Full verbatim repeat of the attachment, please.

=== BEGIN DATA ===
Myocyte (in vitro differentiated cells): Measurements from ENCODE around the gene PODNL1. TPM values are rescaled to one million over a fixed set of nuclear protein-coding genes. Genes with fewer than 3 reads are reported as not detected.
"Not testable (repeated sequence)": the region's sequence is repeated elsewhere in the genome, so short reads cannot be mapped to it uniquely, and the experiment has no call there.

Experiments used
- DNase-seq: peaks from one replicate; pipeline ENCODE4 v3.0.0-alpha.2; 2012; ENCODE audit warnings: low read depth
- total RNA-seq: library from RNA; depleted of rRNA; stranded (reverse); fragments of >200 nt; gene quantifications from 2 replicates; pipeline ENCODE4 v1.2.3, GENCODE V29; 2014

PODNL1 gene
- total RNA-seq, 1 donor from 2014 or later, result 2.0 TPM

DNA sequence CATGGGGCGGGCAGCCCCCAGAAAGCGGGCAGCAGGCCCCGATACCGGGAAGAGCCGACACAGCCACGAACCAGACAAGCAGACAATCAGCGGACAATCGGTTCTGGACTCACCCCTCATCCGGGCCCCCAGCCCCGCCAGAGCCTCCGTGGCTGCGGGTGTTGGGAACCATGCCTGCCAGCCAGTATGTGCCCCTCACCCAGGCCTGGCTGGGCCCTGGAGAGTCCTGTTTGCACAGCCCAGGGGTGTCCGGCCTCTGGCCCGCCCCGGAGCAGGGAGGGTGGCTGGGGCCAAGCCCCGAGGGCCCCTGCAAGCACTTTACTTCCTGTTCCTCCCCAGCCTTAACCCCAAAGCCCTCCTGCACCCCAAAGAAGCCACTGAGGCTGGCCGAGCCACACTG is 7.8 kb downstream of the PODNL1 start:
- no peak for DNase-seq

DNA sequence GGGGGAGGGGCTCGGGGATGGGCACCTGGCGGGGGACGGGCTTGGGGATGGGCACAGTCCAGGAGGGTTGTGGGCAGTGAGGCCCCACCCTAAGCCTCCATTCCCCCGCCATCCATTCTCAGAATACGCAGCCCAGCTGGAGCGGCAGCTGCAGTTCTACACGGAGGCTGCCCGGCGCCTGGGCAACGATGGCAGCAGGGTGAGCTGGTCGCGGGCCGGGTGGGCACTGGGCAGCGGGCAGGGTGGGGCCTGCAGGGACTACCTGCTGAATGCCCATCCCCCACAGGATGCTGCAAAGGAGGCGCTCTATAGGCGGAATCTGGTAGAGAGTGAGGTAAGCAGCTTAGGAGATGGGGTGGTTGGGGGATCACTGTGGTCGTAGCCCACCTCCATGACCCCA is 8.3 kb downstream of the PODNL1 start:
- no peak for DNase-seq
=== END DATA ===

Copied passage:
Myocyte (in vitro differentiated cells): Measurements from ENCODE around the gene PODNL1. TPM values are rescaled to one million over a fixed set of nuclear protein-coding genes. Genes with fewer than 3 reads are reported as not detected.
"Not testable (repeated sequence)": the region's sequence is repeated elsewhere in the genome, so short reads cannot be mapped to it uniquely, and the experiment has no call there.

Experiments used
- DNase-seq: peaks from one replicate; pipeline ENCODE4 v3.0.0-alpha.2; 2012; ENCODE audit warnings: low read depth
- total RNA-seq: library from RNA; depleted of rRNA; stranded (reverse); fragments of >200 nt; gene quantifications from 2 replicates; pipeline ENCODE4 v1.2.3, GENCODE V29; 2014

PODNL1 gene
- total RNA-seq, 1 donor from 2014 or later, result 2.0 TPM

DNA sequence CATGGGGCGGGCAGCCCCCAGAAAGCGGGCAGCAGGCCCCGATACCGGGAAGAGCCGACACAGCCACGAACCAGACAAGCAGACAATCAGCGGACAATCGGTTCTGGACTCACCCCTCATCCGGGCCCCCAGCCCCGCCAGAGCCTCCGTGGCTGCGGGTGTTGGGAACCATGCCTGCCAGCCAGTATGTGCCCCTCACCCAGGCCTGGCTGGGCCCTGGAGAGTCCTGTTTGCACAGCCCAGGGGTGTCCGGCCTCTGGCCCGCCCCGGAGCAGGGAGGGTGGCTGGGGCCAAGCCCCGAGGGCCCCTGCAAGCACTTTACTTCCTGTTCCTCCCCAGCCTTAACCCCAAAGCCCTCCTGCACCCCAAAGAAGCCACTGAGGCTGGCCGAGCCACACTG is 7.8 kb downstream of the PODNL1 start:
- no peak for DNase-seq

DNA sequence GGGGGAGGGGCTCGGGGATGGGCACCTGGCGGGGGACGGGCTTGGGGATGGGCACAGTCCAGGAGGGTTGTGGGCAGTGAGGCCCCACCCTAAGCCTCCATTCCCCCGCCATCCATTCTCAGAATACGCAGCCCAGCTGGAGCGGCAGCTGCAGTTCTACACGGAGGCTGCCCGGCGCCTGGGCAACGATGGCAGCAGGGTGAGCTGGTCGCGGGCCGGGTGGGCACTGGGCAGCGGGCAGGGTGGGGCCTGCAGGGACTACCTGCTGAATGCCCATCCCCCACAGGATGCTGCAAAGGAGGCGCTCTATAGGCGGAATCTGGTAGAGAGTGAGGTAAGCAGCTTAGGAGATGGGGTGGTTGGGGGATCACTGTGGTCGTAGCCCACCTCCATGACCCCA is 8.3 kb downstream of the PODNL1 start:
- no peak for DNase-seq